By Katagira Tom
The Uganda National Examinations Board (UNEB) carried out several reviews with a view to make our graduates compete favorably in the cut-throat job market with their counterparts elsewhere. This stratagem saw the board making Science subjects compulsory in 2004 and hiking the grading system from best six subjects to best eight subjects at O-level. Recently, in the 2016, the Uganda Education system woke up to the reality of the fact that the grading system had been lifted further for both O and A level, a thing that was received with far from open arms. The new system is as below:
Distinction 1: 80% – 100%
Distinction 2: 75% – 79%
Credit 3: 70% – 74%
Credit 4: 65% – 69%
Credit 5: 60% – 64%
Credit 6: 55% – 59%
Pass 7: 45% – 54%
Pass 8: 35% – 44%
Failure: 00% – 34%
At A- level, the dismaying reality is that for a student to obtain an “A”, that student must have scored Distinction 1 in all the papers in each subject. For one to obtain a “B”, that student should have scored Distinction 2 in all the papers in each subject. For a student to obtain an “E”, a student must have scored a minimum of credit 6 in all the papers in a subject. This adversely affected subjects with three papers for example Biology, Chemistry, Physics, Agriculture, Literature, Geography and Christian Religious Education. According to officials from UNEB, the need to elevate the grading was to ensure competition on a global stage as the country prepares to register itself at the middle income status by 2020.
In my opinion, the intentions for the new grading system are undeniably very appealing. However, Uganda should receive it with a grain of salt. The intended results can barely be achieved under the conditions in which our education system operates. First and foremost, it is utterly unwise to put a Distinction 1 at 80% and above and at the same time make sciences compulsory at O-level. It should go down in books that Sciences are inadequately taught by science teachers. As if that is not enough, schools can hardly afford basic scholastic materials to teach science subjects.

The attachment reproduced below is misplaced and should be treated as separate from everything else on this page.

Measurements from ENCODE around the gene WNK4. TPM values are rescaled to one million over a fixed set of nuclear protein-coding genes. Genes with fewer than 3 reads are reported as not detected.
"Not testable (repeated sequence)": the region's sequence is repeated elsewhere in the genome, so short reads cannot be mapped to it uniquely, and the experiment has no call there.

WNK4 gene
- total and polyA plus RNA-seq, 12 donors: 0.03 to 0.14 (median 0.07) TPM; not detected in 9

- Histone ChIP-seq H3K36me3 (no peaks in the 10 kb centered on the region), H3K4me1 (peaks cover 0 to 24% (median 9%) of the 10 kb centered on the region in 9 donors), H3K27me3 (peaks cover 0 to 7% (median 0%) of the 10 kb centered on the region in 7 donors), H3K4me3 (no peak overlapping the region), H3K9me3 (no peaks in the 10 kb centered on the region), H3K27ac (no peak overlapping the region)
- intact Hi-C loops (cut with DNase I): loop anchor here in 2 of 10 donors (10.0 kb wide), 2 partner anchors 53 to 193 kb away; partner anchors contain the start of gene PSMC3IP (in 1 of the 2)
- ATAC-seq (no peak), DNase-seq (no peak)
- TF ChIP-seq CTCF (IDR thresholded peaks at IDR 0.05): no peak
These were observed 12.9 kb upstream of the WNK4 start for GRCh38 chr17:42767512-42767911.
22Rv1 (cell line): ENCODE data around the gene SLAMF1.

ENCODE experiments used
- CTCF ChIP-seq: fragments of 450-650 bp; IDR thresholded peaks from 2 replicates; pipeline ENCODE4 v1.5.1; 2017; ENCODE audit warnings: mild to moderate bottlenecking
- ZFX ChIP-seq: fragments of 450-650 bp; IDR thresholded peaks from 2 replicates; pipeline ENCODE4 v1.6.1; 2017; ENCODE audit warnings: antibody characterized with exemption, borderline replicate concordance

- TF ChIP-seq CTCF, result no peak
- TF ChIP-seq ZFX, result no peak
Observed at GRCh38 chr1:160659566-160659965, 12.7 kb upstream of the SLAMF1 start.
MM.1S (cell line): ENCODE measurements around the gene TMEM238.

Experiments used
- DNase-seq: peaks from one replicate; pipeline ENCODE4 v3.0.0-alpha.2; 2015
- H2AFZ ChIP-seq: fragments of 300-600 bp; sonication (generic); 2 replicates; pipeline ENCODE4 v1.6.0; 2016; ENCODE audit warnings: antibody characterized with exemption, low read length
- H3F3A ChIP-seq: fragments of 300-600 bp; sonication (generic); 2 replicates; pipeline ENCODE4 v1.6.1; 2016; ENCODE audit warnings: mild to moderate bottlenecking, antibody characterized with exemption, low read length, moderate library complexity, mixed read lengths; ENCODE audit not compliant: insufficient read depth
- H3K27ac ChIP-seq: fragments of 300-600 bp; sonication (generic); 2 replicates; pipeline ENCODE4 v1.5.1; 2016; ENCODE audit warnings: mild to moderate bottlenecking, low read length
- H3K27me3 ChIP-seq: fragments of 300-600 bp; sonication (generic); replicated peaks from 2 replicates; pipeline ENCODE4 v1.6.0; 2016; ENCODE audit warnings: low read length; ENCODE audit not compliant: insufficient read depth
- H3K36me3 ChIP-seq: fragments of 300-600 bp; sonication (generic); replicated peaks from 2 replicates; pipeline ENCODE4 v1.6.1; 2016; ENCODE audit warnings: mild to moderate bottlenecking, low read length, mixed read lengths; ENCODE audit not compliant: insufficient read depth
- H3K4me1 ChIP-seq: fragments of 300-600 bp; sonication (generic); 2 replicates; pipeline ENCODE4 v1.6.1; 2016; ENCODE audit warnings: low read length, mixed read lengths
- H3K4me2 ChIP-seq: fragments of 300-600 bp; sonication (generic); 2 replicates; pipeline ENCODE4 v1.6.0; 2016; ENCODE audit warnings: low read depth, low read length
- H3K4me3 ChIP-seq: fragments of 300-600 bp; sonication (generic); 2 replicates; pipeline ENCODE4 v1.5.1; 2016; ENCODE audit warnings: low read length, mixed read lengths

In some districts not far from mine, some classroom space is still a colossal problem let alone science laboratories. This explains why the failure rate in 2017 UCE UNEB results unforgivably increased. Students who passed in Division one reduced by a long way. This, as sure as night following day, will be the altar at which the life of our education system will be sacrificed. Ironically it will serve the death pill that will kill the prospect of achieving the coveted middle income status. When the country embraced the policy of liberalization, the education sector presented itself among those that were affected by this structural adjustment programme. Many private individuals saw this as a bagful of golden coins. They quickly invested with every last penny in the sector. Consequently, the prestige of our schools was thinned to the level of business enterprise. The results of this unfortunate scenario have been innumerable.
Schools have made it a culture to drill students for results. The custom of teaching to understand and acquire basic knowledge and skills was sent to the dogs. As it is, the examinations set by UNEB sets focus on applicability of the knowledge acquired rather than on solving problems in our environment. As an assured upshot, many students fail to meet the high grading targets put in place by the board.My humble recommendation is that, Uganda can take the walk of fame with those in the middle income status by fostering reduction on the rates of youth unemployment which presently stands at about 70%; one of the highest in sub-Saharan Africa. I am not afraid to assert that many policy advisors and educationists would agree with me that the solution to unemployment is through vocationalisation of education. We need to break the stereotype that those who join vocational schools are only pathetic failures that need heartfelt empathy.
Even the left-over comprehensive secondary schools have sought solace in teaching students for theoretical aspects with the aim of completing the syllabus in time. This further sickens the motive to reach the “Promised Land” in 2020Raising the grading system has gone a long way in escalating the problem of examination malpractices in schools. This is clearly reflected in the graduates of A-level who pass with triple “A” and are offered courses like Human Medicine at university only to end up failing to complete due to the very many retakes they gather to themselves. Such students are stressed throughout their entire university life and they graduate with grievances. These equally perform defectively on their jobs, if they make it there at all. The education system of any society can benefit citizens if it is in line with the needs of that society. Therefore I recommend that our education planners go back to the drawing board and study the new dynamics in our society and later design new reforms that will make our education more relevant to the citizens of the country. For God and my country!
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